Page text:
If both inside linebackers are gone and Gutekunst stays at 30, the guess here is he’d pick one of three receivers (Aiyuk, Mims or Reagor) if either is still on the board, or TCU defensive lineman Ross Blacklock.
At 5-11⅝, Aiyuk is much shorter than Gutekunst clearly prefers at that position, but he’s not small (206 pounds), runs great after the catch (10.9-yard average, according to Pro Football Focus) and has long arms to compensate for his height — his 33½-inch arms rank in the 89th percentile of all receivers who have attended the NFL scouting combine since 1999, according to Mock Draftable. Aiyuk had core-muscle surgery recently, so he might still be on the board at 30.
“(Aiyuk has) the smooth ability to change direction,” one of the scouts said. “Get in and out of cuts, nice feel, crafty, ability to separate.”
Said another scout: “I’m not quite as high on Mims (as Aiyuk and Reagor). Those Baylor guys, they run the spread offense, everything is signaled in from the sidelines, you don’t have to adjust any routes. The mental aspect of playing in a pro offense is so much different than playing in those (schemes).”
Picking Blacklock (6-3⅛, 290) would fit with the drafting theory that athletic linemen on both sides of the ball are harder to find than other positions, as former GM Ted Thompson espoused in selecting Kenny Clark at No. 27 in 2016. The Packers’ run defense was an issue all last season and imploded in the NFC championship game, so Gutekunst might want to add talent to the interior defensive line alongside Clark.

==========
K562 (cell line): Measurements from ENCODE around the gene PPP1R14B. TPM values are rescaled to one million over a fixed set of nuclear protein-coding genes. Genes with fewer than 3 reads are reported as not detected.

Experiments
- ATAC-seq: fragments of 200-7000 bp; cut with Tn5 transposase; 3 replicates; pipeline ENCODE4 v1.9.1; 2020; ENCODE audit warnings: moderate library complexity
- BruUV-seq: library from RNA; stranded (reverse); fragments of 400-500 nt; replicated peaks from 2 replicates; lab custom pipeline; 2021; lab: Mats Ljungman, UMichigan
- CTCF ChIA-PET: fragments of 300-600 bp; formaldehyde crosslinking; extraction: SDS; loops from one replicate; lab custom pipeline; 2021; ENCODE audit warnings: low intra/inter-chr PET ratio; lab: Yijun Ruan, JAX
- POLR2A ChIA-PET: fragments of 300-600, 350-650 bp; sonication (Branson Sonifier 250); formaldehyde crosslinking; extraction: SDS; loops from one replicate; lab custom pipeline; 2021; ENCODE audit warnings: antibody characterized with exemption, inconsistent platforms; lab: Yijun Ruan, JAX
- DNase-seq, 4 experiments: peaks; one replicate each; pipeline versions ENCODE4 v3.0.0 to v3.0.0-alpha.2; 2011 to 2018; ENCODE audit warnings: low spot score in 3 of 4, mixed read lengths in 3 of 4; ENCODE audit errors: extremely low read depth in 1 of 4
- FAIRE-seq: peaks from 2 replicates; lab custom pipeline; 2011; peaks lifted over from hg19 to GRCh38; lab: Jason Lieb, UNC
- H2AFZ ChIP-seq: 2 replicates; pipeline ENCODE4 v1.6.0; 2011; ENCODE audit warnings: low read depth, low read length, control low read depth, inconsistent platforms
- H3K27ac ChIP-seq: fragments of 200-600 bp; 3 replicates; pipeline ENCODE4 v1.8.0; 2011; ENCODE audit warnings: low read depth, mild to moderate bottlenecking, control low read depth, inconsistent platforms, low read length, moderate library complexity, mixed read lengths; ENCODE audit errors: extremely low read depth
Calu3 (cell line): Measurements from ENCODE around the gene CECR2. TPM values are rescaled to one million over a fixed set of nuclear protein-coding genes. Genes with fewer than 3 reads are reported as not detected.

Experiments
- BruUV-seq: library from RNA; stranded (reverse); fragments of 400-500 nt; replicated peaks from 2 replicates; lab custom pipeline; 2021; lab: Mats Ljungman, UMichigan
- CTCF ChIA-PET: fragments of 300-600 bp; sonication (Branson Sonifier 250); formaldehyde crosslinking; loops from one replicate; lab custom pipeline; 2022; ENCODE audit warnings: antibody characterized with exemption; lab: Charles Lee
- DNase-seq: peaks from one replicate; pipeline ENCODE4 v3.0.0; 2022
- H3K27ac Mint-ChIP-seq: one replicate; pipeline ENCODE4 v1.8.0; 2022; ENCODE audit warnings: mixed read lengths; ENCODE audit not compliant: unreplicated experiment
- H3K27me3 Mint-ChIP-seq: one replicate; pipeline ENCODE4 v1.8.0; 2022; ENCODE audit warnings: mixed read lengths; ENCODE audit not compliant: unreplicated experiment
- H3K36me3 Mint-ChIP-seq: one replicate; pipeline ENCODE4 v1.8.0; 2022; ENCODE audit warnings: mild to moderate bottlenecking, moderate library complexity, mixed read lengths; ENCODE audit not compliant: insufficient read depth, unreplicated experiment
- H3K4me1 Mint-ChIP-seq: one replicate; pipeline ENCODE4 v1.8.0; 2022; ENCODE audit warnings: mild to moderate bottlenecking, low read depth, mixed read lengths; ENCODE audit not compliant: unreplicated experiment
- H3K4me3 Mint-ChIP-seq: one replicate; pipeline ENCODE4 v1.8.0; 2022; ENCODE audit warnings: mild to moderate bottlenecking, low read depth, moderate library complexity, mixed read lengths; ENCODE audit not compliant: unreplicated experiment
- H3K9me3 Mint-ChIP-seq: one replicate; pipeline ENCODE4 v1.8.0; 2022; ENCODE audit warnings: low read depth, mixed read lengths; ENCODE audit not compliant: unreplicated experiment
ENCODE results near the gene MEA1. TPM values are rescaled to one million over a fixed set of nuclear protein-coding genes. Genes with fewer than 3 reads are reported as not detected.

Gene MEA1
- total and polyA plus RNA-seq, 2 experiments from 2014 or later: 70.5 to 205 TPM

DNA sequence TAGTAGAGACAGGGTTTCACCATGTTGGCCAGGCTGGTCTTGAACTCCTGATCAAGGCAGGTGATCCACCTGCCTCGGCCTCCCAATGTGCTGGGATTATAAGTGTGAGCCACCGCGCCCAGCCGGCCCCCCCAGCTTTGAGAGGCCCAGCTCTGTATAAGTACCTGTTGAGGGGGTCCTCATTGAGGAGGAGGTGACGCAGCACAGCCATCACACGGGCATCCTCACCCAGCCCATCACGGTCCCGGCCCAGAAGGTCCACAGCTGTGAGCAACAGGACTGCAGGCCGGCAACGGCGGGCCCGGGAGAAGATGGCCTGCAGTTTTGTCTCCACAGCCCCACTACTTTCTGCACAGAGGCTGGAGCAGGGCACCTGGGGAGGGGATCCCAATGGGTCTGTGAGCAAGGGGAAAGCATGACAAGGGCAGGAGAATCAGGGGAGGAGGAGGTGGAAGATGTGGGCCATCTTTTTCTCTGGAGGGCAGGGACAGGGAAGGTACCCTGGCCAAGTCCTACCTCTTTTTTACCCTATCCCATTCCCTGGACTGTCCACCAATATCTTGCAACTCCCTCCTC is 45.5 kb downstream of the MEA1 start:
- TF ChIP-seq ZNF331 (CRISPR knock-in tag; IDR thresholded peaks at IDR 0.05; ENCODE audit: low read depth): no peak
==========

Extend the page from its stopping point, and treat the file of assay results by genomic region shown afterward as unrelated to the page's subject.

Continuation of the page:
“(Blacklock) would be a scheme fit,” one scout said of coordinator Mike Pettine’s defense. “He’s good against the run, yeah. But some of (the Packers’ run-stopping issues are) scheme related. They have a good defensive line. They just don’t have any gap control.”
As for drafting a quarterback at 30, who knows whether Gutekunst likes Jordan Love enough to consider taking him at 30. Or would the GM gladly trade out for a team that wants him? It probably doesn’t matter, because the chances of Love being available at 30 appear to be slim.
“I don’t think they’ve going to have to deal with that,” one source said. “I don’t think there’s any way Love is there at 30.”
While Gutekunst’s first-round options are wide, the guess here is he’ll do what he can to get Queen to improve the talent in the middle of his defense. The LSU standout is on the small side (6-0¼, 229), but he can really run (4.50 40), and that’s the way they make inside linebackers now. He improved greatly last season, his first as a full-time starter, and would be an upside pick who won’t turn 21 until August.
“He’s explosive, he can run, and he has (great vision),” said a scout who’s bullish on Queen.